Without a Match

January 21, 2009
By
I hate Virginia, cold tomato sauce, and reading out loud. I’m quirky and have a rather bland sense of humor. I have issues trusting certain people and have trouble conveying my feelings. I am thirty-nine and single. Secretly, I’m worried that I will end up as a typical grouchy, old woman in a house saturated with cats. But I hate cats.

A few months ago I publicly acknowledged my loneliness. My friends and I were out for cocktails one Saturday night and as usual I was drunk. I noticed the man sitting at the table adjacent to us. He slid out of his seat and got down on one knee. He looked into the eyes of his girlfriend and recited a speech holding up a ring. She said yes. The whole restaurant clapped.

But I didn’t. Instead I drowned my drink and started sobbing. I admitted to my friends how alone I’ve been feeling recently and how no men are interested in me. My happily married friends said I was crazy and that I’m bound to find my soul mate soon.
“Why don’t you use an internet dating website? I’ve heard they can detect true love,” my friend Becky recommended.

At first the thought sounded humiliating. But I had to progress to my last resort. My fortieth birthday was at the end of the month and I was determined to find someone before then. So reluctantly, I signed onto match.com.

I began to enter my information. I am a woman seeking a man, ages forty through forty-seven. I entered my zip code. A new screen appeared. This was the page for starting my profile. I had to be careful because I was determined to be successful. I wanted my profile to reflect me accurately, but I was worried that I wouldn’t receive responses. After some consideration, I decided to make my username “Radiance”. I thought this had an intriguing ring to it. I entered my zodiac sign and address. I clicked next and page two appeared. This was not a page I was looking forward to filling out.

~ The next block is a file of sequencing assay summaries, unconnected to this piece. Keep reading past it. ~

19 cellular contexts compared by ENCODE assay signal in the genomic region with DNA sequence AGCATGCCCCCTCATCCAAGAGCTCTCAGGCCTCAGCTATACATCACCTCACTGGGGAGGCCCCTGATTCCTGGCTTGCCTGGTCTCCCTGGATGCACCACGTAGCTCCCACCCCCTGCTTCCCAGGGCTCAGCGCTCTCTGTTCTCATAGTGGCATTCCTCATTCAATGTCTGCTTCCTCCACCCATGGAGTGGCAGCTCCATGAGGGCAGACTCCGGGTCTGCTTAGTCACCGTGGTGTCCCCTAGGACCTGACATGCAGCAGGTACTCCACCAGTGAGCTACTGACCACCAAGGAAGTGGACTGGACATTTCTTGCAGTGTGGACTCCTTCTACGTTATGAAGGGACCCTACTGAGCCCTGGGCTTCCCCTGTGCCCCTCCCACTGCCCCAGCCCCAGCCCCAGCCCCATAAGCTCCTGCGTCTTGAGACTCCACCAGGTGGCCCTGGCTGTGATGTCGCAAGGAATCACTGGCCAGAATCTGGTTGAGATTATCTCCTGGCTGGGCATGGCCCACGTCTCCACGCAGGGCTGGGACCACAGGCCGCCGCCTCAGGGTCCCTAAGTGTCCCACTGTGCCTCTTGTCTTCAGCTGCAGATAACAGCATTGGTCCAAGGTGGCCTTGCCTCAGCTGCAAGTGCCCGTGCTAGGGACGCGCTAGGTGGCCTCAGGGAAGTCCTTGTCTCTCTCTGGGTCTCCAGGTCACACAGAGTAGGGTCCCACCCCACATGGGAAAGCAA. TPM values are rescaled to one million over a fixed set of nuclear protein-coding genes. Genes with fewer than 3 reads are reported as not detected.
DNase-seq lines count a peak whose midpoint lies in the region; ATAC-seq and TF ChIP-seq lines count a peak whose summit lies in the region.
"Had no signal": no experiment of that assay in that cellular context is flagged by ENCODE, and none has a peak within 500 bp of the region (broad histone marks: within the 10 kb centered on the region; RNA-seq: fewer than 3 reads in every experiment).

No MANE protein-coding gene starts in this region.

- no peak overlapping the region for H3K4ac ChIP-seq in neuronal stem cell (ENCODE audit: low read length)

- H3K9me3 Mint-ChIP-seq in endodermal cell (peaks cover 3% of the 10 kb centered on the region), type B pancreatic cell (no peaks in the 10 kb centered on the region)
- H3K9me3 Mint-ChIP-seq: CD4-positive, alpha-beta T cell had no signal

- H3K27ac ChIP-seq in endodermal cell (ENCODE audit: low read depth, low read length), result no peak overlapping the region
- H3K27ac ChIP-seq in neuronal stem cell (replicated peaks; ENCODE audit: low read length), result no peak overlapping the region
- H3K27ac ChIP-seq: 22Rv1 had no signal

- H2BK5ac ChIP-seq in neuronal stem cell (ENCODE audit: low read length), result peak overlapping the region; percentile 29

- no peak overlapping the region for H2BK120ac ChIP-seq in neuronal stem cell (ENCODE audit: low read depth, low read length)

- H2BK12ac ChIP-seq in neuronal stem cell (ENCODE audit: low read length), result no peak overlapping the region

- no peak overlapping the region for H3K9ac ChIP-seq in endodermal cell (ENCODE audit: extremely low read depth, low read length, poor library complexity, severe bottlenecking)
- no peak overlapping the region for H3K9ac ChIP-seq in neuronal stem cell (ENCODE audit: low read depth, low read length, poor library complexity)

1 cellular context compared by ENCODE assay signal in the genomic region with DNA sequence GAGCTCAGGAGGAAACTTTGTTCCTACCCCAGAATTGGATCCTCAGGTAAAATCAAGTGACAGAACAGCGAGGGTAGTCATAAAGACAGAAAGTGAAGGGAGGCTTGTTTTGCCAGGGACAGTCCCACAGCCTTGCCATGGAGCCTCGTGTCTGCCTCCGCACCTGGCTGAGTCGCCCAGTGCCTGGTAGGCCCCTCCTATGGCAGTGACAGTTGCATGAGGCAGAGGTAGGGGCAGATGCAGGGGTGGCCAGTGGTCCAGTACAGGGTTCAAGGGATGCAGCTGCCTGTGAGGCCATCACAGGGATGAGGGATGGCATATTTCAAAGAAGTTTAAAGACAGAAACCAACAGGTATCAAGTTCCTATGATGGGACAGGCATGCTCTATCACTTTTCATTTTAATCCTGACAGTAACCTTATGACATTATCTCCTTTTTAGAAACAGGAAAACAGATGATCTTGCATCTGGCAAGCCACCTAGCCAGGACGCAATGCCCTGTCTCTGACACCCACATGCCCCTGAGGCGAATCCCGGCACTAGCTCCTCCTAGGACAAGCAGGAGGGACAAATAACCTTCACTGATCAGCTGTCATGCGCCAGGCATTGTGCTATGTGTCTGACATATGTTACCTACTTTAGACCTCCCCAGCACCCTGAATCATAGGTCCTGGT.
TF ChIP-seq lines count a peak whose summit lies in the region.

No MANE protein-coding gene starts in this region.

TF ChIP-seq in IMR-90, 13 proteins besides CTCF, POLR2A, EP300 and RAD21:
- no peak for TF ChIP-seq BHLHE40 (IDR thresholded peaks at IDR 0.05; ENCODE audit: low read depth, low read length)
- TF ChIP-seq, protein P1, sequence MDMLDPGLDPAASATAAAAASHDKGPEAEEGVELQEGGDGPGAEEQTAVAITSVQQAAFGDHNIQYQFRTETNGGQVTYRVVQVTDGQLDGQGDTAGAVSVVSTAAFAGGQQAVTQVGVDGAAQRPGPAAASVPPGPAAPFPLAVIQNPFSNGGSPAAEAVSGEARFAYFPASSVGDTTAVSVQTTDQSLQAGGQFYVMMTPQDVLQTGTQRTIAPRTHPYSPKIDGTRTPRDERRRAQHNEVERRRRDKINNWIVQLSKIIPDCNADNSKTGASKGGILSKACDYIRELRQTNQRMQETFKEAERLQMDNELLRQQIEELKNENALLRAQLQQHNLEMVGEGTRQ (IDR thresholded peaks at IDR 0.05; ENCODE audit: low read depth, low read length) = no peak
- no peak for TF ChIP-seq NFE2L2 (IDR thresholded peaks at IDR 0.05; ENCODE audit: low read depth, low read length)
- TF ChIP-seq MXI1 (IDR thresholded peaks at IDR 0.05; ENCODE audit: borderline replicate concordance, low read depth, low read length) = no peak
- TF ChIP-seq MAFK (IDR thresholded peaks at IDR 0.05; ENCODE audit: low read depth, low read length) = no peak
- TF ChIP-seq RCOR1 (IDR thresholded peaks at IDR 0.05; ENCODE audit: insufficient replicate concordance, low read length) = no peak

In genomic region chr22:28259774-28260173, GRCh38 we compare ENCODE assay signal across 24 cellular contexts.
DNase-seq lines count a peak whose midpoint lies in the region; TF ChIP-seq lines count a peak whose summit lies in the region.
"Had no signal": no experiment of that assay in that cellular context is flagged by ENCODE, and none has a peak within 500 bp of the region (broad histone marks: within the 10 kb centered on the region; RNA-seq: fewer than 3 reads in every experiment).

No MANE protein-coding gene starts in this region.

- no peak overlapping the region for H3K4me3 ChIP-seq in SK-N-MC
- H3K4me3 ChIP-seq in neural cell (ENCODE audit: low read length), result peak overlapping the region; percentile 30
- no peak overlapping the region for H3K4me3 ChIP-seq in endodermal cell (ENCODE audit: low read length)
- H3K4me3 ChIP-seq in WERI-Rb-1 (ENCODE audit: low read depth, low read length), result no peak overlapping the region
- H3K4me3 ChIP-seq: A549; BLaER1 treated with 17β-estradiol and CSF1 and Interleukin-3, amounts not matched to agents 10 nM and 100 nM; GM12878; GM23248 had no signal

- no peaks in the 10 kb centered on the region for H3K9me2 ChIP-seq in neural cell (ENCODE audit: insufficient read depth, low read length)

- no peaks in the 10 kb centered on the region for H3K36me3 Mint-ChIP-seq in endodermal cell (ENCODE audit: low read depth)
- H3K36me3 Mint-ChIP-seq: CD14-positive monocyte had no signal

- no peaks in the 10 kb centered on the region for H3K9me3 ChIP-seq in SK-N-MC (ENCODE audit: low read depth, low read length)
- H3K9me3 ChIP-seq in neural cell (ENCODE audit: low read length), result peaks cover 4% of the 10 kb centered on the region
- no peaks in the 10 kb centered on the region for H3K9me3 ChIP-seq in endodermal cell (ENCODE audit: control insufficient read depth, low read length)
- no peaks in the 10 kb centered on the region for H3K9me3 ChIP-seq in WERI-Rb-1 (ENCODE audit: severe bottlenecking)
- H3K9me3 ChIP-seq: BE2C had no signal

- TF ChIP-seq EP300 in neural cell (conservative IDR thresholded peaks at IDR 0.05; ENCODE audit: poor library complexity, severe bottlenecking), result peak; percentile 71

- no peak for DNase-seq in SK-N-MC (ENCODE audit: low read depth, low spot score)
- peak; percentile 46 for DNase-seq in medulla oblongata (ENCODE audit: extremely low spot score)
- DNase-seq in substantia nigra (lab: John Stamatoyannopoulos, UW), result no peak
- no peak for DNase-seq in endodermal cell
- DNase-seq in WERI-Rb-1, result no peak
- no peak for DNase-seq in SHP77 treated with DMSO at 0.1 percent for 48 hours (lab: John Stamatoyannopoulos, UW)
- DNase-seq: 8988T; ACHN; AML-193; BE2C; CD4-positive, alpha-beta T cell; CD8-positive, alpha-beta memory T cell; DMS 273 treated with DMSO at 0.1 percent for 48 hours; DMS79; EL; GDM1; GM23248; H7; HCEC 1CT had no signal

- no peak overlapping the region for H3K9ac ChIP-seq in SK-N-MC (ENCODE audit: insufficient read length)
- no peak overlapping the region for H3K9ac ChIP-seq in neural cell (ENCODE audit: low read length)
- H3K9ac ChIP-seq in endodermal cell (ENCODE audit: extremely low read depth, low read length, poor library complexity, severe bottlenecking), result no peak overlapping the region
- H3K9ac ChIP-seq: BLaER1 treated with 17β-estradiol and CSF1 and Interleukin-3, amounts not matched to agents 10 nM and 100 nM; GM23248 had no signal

“Which best describes your body type?” Well, old and chunky wasn’t an option so I picked the next closest description, athletic and toned. This wasn’t a complete lie, as I am somewhat athletic. I have gone to the gym at least three times in the past two months and when it’s nice out I walk to work instead of taking the subway.

The next few questions were easier. I have brown eyes and brown hair. Well, technically my hair is dyed brown because I started going gray when I was thirty- two, but I figured that men aren’t really interested in that kind of petty information. I have no body art. I don’t smoke and I drink on occasion. My best feature is my calves.

I wrote descriptions of my ideal date, favorite activities, and the last book I read. I was very honest on this part because I may be a boring person, but no one can prove that I’m not interested in exciting things.

The next question was also tricky. Income. I didn’t want to be seen as poor, but I also didn’t want to scare away the men that make less than me. After careful consideration I decided to choose $50,000 to $75,000 as my average annual income. It was a little less than what I really make, but I decided it was close enough.

The last page popped up. This one asked for an uploaded a recent picture of me. Hmm. I debated not having a picture at all, but I soon realized that men would just assume I was ugly or too poor to afford a digital camera. I searched my picture documents and explored my options. After a few minutes I found a picture from when I was on vacation with my parents in Antigua five years ago. My parents were harassing me all week long to join them as they went jet skiing and banana boating. I didn’t join them however; I would have rather read my book in the shade where I was comfortable.
With some help from Microsoft Picture Manager I could lighten the picture to make the beach in the background more vibrant. And as an added bonus of this lightening, some of my wrinkles would disappear.

I re-read my answers and decided I was done. Some of my responses may be slightly stretched, but I really don’t want to end up alone forever. I wasn’t lying exactly, I was merely watching out for my future. I took a deep breath and clicked submit.





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